Even though Chay is doing well as a podcaster and entrepreneur now, she admits the journey hasn’t come without its ups and downs. She’s had her share of breakdowns and doubts. She’s had times where people that she supported in their endeavors (and done favors for!) didn’t give the same support back to her. She’s also had times of comparing herself to other podcasters, which only ends up hurting you in the long run, and also getting caught up in statistics and views. “I had to tell myself, ‘Chay, stop looking at the numbers,” the host admitted. “When you get those texts from people like, ‘Oh my gosh, girl, this episode was SO good! I loved it!’, when you get those text messages, just take that as validation that at least one person is listening.

Of course, as any of us who have embarked on a new venture, Chay had to figure out the best process for develop #GOALS, switching up things to better the show and her productivity. She also learned and stressed to others the importance of finding people for your team that are aligned with your values and vision for your business or brand. The podcaster also encouraged us all to not compare yourself and your work to others. “Nobody can do what you do,” Chay shared. “So, if you’re comparing yourself to somebody else, you’re kind of taking away the fact that you have an individuality throughout yourself.” Definitely some powerful words of advice!

I personally have loved listening more to #GOALS over the past few weeks, which offers so much encouragement and inspiration from other people doing what they love, in spite of the hardships that come their way. Chay is one of those people, who has figured out her purpose and is using it to help others. Like I’ve said in past posts, when you know your gift, you should find a way to share it with as many people as possible and use it for good. That’s exactly what Chay is doing, and I wish her the very best!

You can check out all episodes #GOALS on the official website, as well as SoundCloud. Also, follow the brand on Facebook, Twitter, and Instagram!

Playwright Richard Torrence Discusses New Production, ‘Lord, Why Can’t I Do Right?’ and the Inspiring Power of Drama (INTERVIEW)

Another great interview for you guys! If you or someone you know is actively working towards bringing awareness to a cause, promoting self- esteem, or working to make a difference in this world, visit my Features/Submissions page to see how to be featured!

Today, we have playwright, producer, and founder of I’ll Make You Famous Entertainment, Richard Torrence!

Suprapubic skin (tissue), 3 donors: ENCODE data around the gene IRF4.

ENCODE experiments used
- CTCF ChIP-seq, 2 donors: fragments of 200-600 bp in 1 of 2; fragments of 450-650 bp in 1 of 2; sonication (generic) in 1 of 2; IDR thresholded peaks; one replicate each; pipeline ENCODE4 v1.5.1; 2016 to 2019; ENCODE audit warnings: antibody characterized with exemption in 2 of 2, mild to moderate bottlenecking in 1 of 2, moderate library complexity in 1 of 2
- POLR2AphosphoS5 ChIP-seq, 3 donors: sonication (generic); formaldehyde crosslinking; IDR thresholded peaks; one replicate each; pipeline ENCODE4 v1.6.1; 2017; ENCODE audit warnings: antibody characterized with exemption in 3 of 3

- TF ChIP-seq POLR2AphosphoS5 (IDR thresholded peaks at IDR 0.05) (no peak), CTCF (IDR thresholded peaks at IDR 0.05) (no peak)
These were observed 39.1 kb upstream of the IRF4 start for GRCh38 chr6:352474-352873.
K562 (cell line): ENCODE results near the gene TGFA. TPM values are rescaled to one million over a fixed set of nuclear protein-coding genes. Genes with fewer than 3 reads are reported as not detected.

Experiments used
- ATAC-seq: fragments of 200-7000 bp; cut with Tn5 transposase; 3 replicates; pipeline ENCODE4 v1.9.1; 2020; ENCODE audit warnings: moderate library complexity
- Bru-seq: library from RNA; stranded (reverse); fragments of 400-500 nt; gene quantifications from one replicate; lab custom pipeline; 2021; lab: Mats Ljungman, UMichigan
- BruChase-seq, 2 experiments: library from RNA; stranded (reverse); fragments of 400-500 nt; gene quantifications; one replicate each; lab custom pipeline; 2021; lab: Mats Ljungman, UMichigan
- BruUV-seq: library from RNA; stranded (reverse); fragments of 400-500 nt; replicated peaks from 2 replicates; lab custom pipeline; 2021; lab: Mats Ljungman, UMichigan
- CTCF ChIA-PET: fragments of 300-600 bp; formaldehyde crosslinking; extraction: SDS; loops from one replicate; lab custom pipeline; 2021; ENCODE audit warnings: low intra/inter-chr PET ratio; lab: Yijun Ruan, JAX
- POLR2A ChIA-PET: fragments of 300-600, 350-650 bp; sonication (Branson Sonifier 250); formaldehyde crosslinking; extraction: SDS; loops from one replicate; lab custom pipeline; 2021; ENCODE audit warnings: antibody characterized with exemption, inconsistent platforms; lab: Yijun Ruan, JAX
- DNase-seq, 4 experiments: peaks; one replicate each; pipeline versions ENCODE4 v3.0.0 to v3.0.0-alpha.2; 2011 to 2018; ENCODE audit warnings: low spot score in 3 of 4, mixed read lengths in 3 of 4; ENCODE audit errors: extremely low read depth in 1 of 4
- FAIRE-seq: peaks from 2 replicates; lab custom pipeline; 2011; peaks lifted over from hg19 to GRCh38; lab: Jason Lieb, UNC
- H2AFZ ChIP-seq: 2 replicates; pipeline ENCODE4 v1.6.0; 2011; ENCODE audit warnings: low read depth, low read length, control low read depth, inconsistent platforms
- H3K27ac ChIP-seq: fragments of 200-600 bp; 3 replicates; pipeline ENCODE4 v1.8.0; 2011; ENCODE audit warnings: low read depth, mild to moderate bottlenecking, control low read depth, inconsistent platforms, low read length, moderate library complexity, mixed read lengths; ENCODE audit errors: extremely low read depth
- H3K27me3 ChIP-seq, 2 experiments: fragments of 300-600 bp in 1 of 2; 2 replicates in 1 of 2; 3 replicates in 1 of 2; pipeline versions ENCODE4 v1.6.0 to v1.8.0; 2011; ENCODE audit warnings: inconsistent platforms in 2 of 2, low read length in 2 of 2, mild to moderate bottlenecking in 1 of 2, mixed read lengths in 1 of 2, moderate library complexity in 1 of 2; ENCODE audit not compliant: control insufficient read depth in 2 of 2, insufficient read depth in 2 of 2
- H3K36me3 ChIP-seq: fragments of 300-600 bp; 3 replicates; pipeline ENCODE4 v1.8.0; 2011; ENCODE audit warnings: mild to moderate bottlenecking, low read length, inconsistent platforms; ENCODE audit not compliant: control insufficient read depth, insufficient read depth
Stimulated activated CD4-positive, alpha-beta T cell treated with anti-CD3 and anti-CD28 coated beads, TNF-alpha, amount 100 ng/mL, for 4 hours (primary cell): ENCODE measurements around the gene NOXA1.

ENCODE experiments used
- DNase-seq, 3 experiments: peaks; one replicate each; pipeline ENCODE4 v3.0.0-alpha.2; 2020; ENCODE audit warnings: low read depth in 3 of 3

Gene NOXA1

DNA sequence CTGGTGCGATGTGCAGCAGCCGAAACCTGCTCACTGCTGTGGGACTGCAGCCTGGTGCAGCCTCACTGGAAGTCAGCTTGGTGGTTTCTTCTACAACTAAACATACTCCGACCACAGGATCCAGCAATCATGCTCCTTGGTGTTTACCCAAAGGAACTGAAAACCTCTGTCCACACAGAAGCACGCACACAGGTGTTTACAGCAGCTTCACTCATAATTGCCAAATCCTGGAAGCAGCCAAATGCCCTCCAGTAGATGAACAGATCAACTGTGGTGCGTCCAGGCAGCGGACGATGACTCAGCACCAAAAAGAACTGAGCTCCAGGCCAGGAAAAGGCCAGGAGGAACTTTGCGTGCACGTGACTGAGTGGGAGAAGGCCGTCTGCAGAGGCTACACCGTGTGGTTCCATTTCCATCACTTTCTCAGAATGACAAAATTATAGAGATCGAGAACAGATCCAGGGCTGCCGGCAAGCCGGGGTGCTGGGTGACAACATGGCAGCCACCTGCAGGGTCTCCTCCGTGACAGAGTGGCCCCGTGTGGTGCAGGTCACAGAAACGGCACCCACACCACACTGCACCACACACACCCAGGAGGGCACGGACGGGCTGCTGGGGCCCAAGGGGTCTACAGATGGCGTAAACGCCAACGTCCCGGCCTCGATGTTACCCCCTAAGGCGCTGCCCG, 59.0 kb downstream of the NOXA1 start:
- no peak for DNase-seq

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Richard is the creator of upcoming inspirational and comical musical, Lord, Why Can’t I Do Right?, which premieres on June 17 at the Porter-Sanford III Performing Arts Center in Decatur, GA. The stage play, directed by Shelly Garret (Godfather of Urban Theatre, Beauty Shop), is a powerful work about two brothers with their own demons and contradicting motives, who collaborate to start a church. “I honestly didn’t know I had this in me,” Richard admitted, attributing the vision of the play to God. The play stars Ashford Sanders, who is known for his appearance on Season 5 of BET’s Sunday Best, along with other social media stars.

lord why can't i do right

A full synopsis of Lord, Why Can’t I Do Right is below:

In life’s journey towards our true purpose, we often encounter temptation, self-doubt and resistance from others, including family. But it is by the grace of God that we can overcome these challenges and walk into our calling. This play tells the story of transformation as characters overcome drug addiction, near death experiences, abuse, abandonment and loss on the path towards self-realization.​
Kenny, an unsuccessful man by society’s standards, is caught up by a fascination with women, drugs and money. Following an unfortunate near death experience, Kenny’s true purpose in life is revealed. Now, Kenny must spread the word about the grace and goodness of God.
Kenny’s brother, DeAundre, is a white collar hustler, who is extremely successful at scheming the community to support his fake businesses. For his own selfish reasons, DeAundre offers to assist Kenny in establishing a church to proclaim how he overcame death.
DeAundre conceives a manipulative plan to use his brother’s church to expand his phony empire, while ignoring Kenny’s supernatural gift of ministry. When two brothers with contradicting objectives collaborate to start a church, all hell is bound to break loose. It’s a grueling life to live when your own blood cannot be trusted.

With this play, Richard hopes that his words leave people feeling encouraged, but also remind them to live a life of service. He also wants the audience to get that judgment of others is completely up to God. “People have to realize that our past experiences mold us to be who we are, but you can’t allow your past to hinder your future,” the writer added. “God has [a] plan to use everyone and, in this play, you see how even those with a messy past are used to spread the message of love and salvation.”

In addition to balancing his work with this production and a job as a junior marketing executive, Richard also serves as the founder of I’ll Make You Famous Entertainment, which has been around for over 10 years. Over that time, the company has worked with a wide array of talent, including Patti LaBelle, Shirley Caesar, The O’Jays, and Lil’ Scrappy. Richard and his team use their gifts and talents to provide management and consulting to those who are in the entertainment industry or who seek to be.